and rejected the use of the Chinese terms shangdi ( 'lord on high') and tian ( 'heaven') for God. After lengthy deliberations in Rome, the pope issued the anti-rites decree Cum Deus optimus of 20 November 1704. It forbade the use of tian and shangdi, while approving tianzhu ( 'Lord of Heaven'). At the same time, Christians were forbidden to take part in sacrifices to Confucius or to ancestors. Rome's decisions were taken to China by the papal legate Charles Thomas Maillard de Tournon. However, his audience with the Kangxi emperor in July 1706 went rather badly, and in response, the irritated Kangxi emperor issued an order that all missionaries, in order to obtain an imperial permit (piao) to stay in China, would have to declare that they would follow 'the rules of Matteo Ricci'. De Tournon, for his part, countered with a set of rules on precisely how the missionaries were to answer the emperor's questions, threatening the disobedient with excommunication and leaving no room for interpretation. Finally, the apostolic constitution Ex illa die (1715) reiterated the papal pronouncements of the 1704 bull.

The conflict became more complicated when in 1721 the papal legate Carlo Ambrogio Mezzabarba approved eight 'concessions' proposed by those opposed to the papal decrees. These concessions were, however, later annulled by Rome. The apostolic constitution Ex quo Singulari (1742) reinforced the papal decrees with sanctions and included an obligatory oath of observance to be taken by all priests leaving for the China mission. This constitution ruled conclusively against the Chinese Rites and effectively closed the controversy. Because it fundamentally challenged Chinese beliefs and was perceived as a threat to the Chinese social order, this decision has often been considered as one of the main causes for the 'failure' of Christianity in China. The dissolution of the Society of Jesus by Pope Clement XIV in 1773, promulgated in China in 1775, can be seen as an epilogue to this long affair.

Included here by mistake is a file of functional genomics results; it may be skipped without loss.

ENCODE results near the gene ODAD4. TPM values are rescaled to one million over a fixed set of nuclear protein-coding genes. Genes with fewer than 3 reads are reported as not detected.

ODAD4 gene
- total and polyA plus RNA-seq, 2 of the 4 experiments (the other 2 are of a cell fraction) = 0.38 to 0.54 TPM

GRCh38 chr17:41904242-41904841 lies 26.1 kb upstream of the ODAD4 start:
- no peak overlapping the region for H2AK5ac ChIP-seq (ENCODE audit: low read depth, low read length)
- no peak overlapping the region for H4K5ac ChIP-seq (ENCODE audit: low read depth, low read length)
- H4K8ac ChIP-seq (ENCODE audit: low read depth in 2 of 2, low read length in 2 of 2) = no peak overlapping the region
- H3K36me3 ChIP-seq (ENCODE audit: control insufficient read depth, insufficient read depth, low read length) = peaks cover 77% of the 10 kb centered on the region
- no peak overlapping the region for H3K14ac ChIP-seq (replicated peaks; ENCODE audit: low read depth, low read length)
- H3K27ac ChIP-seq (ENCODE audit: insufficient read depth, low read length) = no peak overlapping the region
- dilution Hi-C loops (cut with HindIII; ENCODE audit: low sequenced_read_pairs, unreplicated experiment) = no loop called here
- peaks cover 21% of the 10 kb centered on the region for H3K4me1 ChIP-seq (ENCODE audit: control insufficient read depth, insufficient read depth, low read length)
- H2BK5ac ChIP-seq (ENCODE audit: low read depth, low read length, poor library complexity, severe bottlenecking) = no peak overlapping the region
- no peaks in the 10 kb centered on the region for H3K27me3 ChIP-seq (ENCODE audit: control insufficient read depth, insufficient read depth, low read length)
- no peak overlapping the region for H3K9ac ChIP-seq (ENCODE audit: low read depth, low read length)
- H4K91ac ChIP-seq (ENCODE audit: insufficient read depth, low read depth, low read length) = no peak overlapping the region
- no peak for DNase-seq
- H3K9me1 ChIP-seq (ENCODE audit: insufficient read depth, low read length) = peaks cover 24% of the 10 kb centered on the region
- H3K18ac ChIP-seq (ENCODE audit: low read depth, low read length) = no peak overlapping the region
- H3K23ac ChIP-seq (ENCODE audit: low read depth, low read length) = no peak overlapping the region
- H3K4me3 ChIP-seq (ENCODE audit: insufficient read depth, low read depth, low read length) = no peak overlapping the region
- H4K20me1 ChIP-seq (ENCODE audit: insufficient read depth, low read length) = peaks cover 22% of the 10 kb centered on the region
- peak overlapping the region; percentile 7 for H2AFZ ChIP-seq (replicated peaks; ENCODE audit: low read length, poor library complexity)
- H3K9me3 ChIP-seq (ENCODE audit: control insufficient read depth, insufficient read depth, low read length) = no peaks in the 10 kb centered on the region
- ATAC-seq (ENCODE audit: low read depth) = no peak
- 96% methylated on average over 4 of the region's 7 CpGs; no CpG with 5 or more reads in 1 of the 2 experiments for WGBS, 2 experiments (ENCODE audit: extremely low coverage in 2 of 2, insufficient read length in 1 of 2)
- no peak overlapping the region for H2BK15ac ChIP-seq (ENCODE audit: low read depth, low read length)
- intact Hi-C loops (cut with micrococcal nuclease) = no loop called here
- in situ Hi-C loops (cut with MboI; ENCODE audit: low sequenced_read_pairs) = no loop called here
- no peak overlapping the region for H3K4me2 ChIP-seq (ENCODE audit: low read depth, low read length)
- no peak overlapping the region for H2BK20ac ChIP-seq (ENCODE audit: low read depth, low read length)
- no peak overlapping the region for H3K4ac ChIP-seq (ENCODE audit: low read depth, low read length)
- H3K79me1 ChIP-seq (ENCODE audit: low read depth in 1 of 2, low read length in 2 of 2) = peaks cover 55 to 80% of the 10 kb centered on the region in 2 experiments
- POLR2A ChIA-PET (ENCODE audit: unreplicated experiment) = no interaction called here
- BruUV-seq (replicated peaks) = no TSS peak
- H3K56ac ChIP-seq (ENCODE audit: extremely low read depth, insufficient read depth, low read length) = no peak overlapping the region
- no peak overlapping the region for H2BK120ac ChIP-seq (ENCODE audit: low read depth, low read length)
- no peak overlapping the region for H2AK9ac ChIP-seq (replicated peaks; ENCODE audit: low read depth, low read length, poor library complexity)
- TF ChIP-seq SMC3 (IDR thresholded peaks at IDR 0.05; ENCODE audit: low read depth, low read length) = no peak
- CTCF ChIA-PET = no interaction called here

As David Mungello has remarked, 'interpretations of the Rites Controversy can be placed on a spectrum between two extremes. One extreme regards the Rites Controversy as a watershed in the early modern history of Sino-western cultural relations while the other extreme views the Controversy as a purely European affair which can be easily omitted when attempting to understand the history of Christianity in China from a Chinese perspective.'17 Whereas from a missionary perspective the focus is on the sharp demarcation between the so-called Jesuit' and Dominican' positions, the role ofthe Chinese converts has been largely ignored.' Their involvement in the controversy through books, pamphlets, letters of protest etc. shows that they were truly imbedded in a Chinese society in which rites occupied an important place.'18

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